As for hating America, well, he certainly has contempt for it as it presently exists. He married a real-life traitor, for instance. He constantly runs down the US in interviews, especially as compared to putatively progressive countries like the former USSR, China and Cuba. He thinks the best way to help the world solve its problems is to give the United Nations a billion more dollars to waste. * 

Once, during a CNN-sponsored speech to foreign journalists, he stated, "The United States has got some of the dumbest people in the world. I want you to know that. We know that. It's a disgrace. I mean there are times when I have been so discouraged about my own country.'' On another occasion he stated, "people who think like us might be in the minority, but we’re the smart ones." He’s also called for replacing the "Star Spangled Banner" as our national anthem because it’s "a war song."

[*In an ABC news program entitled "The Value of Greed," journalist John Stossel investigated the idea that self-interested capitalism had accomplished more concrete good for the world than non-profit political and social organizations and agents. During the course of the program he interviewed Turner, who was then being lionized in the mainstream press following the announcement of his UN donation. Despite the fact that Stossel’s generally libertarian leanings are well known, Turner was dumbfounded when Stossel asked "Why are you giving this money to a group that may or may not spend it well? Why not invest the funds in your own companies, create more jobs, and make people better off?" In one of the funniest things I’ve ever seen in my life, Turner grew red-faced and apoplectic at being so questioned. He started shouting invective at Stossel, tore off his microphone and stalked off camera. This, remember, is the guy who so values ‘journalism’ that he founded the Castro-inspired CNN.]


Mission To Save Earth, the video box tells us, is a "Full-Length Feature." This is entirely true, assuming that the phrase "full-length feature" means ‘three unconnected TV episodes lumped together on a video cassette without even the fig leaf of new linking footage.’  Admittedly, the episode Mission to Save Earth is a double-length one.  Still, shows running a slim forty minutes are seldom described as features, much less 'full-length' ones.

The first thing that strikes you when watching a Captain Planet cartoon is how incredibly poor the animation is. Considering that gazillionaire Turner considered this his legacy to the world*, and that he had the gall to try to rope Tom Cruise into playing the title role -- Richard Gere was another eventual vocal no-show -- you’d have thought he could have pumped a little more money into it. Or wait…could it be that he actually intended to make a profit (eeeew!) off these cartoons, and thus had to stick with a certain budget?! Could that also explain why they marketed a line of Captain Planet action figures in non-biodegradable plastic?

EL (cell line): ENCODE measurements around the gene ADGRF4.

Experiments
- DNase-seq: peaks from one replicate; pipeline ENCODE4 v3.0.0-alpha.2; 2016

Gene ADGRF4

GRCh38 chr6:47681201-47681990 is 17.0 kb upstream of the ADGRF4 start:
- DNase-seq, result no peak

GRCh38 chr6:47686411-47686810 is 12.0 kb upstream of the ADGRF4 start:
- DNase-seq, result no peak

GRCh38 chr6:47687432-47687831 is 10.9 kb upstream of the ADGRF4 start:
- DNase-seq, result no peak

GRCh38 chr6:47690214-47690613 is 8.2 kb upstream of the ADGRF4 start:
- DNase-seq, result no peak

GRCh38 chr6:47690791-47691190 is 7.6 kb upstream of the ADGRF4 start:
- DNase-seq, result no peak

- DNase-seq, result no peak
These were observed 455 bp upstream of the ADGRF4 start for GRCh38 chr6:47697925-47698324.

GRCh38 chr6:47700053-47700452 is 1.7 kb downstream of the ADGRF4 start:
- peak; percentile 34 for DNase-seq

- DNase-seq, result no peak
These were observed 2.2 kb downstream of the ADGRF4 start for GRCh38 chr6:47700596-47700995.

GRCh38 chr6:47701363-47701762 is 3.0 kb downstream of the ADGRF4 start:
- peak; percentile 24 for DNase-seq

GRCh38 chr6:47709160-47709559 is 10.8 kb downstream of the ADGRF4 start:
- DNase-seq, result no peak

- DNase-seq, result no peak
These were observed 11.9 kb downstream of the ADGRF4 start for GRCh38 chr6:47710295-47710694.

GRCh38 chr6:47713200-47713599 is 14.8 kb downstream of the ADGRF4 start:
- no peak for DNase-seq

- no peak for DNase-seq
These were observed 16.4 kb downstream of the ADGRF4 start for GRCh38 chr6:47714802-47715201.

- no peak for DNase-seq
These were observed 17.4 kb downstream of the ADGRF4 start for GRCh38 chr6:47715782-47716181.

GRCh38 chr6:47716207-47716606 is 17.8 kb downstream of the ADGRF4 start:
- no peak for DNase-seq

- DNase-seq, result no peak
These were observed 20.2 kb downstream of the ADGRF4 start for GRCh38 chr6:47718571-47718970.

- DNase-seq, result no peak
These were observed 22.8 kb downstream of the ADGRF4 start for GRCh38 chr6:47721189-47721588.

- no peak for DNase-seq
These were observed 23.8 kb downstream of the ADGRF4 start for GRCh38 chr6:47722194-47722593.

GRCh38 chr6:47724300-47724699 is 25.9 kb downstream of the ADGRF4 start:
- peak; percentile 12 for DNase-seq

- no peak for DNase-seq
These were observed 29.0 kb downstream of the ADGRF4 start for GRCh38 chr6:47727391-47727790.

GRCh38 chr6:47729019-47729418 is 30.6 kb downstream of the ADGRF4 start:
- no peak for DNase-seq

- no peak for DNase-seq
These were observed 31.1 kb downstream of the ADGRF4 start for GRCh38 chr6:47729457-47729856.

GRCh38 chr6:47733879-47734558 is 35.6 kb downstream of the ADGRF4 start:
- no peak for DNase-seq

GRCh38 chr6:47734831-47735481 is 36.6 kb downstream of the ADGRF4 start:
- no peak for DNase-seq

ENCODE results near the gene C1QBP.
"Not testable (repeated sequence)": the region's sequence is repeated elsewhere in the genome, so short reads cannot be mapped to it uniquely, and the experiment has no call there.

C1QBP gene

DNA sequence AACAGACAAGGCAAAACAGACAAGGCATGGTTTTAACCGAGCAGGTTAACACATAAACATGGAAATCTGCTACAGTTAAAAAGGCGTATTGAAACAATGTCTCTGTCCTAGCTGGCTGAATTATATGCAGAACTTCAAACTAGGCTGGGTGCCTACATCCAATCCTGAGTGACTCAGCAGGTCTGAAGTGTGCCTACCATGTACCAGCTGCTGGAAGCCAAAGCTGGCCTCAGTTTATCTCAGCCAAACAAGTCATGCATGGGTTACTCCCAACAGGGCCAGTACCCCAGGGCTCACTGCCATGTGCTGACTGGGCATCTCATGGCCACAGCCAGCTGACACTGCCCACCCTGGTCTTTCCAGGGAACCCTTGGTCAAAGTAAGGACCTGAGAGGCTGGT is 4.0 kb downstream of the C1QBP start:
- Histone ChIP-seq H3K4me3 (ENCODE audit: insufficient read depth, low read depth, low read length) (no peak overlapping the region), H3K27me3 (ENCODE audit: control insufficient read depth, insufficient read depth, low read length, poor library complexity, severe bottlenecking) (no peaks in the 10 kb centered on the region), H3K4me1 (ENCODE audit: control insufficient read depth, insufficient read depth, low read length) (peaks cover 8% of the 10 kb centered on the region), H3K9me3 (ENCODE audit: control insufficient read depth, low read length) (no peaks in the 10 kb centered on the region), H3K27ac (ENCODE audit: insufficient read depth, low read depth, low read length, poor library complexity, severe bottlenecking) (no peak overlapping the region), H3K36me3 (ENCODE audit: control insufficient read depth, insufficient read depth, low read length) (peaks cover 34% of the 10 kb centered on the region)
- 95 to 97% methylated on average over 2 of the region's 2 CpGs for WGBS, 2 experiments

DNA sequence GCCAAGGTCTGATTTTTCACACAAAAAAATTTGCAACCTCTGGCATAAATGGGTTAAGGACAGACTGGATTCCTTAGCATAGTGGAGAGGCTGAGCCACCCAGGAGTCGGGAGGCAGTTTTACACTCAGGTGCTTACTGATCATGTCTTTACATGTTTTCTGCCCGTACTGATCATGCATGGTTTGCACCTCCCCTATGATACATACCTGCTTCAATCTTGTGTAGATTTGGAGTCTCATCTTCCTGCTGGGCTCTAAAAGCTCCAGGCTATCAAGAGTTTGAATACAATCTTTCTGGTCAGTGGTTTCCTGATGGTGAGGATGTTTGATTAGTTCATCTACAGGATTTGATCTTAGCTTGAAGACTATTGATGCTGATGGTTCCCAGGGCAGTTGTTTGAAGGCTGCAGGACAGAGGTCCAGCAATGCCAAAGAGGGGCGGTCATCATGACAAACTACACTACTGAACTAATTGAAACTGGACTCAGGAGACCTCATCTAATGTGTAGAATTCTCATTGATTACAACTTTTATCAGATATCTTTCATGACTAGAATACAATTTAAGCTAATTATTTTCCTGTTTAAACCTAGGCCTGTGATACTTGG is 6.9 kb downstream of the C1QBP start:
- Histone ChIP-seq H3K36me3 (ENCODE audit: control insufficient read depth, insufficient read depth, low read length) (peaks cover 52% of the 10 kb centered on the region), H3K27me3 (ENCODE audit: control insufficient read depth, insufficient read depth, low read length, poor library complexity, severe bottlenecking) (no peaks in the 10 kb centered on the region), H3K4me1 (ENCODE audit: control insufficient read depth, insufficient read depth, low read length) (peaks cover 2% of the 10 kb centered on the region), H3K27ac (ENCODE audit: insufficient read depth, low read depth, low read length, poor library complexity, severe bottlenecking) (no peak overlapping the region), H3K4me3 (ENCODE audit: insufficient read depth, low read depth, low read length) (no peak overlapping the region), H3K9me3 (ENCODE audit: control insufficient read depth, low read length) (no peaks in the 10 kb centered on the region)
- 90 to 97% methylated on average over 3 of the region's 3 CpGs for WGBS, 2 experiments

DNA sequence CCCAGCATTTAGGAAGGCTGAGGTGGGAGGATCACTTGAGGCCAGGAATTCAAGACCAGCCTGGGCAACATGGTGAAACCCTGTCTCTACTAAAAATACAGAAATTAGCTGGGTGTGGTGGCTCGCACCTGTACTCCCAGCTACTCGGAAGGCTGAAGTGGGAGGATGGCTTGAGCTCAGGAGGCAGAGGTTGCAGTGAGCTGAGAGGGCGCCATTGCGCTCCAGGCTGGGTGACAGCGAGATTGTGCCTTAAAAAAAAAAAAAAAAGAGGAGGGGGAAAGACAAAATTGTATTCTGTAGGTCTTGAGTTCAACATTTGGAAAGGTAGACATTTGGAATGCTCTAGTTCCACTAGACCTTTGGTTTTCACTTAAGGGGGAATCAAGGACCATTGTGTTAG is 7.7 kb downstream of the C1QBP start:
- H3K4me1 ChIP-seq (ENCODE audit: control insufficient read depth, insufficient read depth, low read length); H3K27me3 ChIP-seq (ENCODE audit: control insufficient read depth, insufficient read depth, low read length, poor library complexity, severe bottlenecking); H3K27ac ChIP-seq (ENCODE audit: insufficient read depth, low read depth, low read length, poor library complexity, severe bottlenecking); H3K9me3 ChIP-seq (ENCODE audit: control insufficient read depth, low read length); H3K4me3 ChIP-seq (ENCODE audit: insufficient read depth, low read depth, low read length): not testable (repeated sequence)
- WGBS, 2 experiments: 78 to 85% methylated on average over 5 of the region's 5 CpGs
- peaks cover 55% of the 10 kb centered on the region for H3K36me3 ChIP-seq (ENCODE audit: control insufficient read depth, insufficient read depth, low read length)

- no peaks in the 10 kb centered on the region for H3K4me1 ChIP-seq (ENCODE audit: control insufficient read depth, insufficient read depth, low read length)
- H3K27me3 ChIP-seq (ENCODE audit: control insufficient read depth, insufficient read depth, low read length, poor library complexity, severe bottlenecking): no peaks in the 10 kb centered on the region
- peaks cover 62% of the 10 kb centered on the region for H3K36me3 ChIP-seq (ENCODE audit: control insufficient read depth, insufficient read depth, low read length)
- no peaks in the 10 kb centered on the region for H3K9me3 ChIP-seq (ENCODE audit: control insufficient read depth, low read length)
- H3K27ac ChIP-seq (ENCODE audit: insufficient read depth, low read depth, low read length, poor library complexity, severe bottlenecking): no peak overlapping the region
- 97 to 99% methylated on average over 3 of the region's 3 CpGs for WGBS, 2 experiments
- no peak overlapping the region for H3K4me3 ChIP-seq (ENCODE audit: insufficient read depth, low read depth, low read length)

[*The Brown Alumni Magazine Online describes an address Turner gave at Ogden College in February, 2002: "Turner called himself a modern-day Paul Revere. "I’m saying, ‘To arms, to arms! Environmental degradation, disaster is coming,’ " he said. Asking if anyone in the audience had seen the cartoon series Captain Planet, an environmentalist show for children, he said, "I thought of Captain Planet!… If humanity somehow does turn it around, partly [the credit] will go to Captain Planet."]

So we watch a barge full of apples or tomatoes or something red going down a river. The vessel, for no real reason, suddenly hits some rocks. The red stuff turns out to be barrels of toxic waste. Like I said, the animation isn’t very good. The collision dislodges some barrels, which were heaped very high and kept unsecured – flagrant deck-stacking being the general modus operandi of the program, ha ha -- and they fall into the waters. With the barge now completely out of control, it careens into a big boat of some sort, perhaps a yacht. C’mon, I’m doing the best I can in describing this.

We cut to a couple of nearby, napping fishermen. They must be quite pooped to have so far slept through the barge’s blaring klaxons and the collision. They awake just to time to run off the pier before the barge, now mysteriously reloaded with barrels, takes it out. This last bit, with the barge smashing into a small wooden pier after knocking into rocks and a yacht, causes it finally to erupt in flames. (??)

The Planeteers show up in their magical jet-saucer thingee. I say magical because, well, it is. See, the people behind the cartoon presumably worried about how their characters could zip around the world saving the environment, but without themselves polluting. So they gave them this futuristic-looking aircraft that is supposedly fueled by, what else, solar power. Since I’ve only seen a couple of these shows -- give me a break, I’m only human -- I’m assuming Gaia provided the thing, along with their magic rings and big Hall of Justice-esque headquarters. 

About the first thing I thought when seeing my first episode of this show was that if the Planeteers really wanted to save the environment, why the hell didn't they share their solar power technology? Needless to say, I doubt if this topic was ever pursued.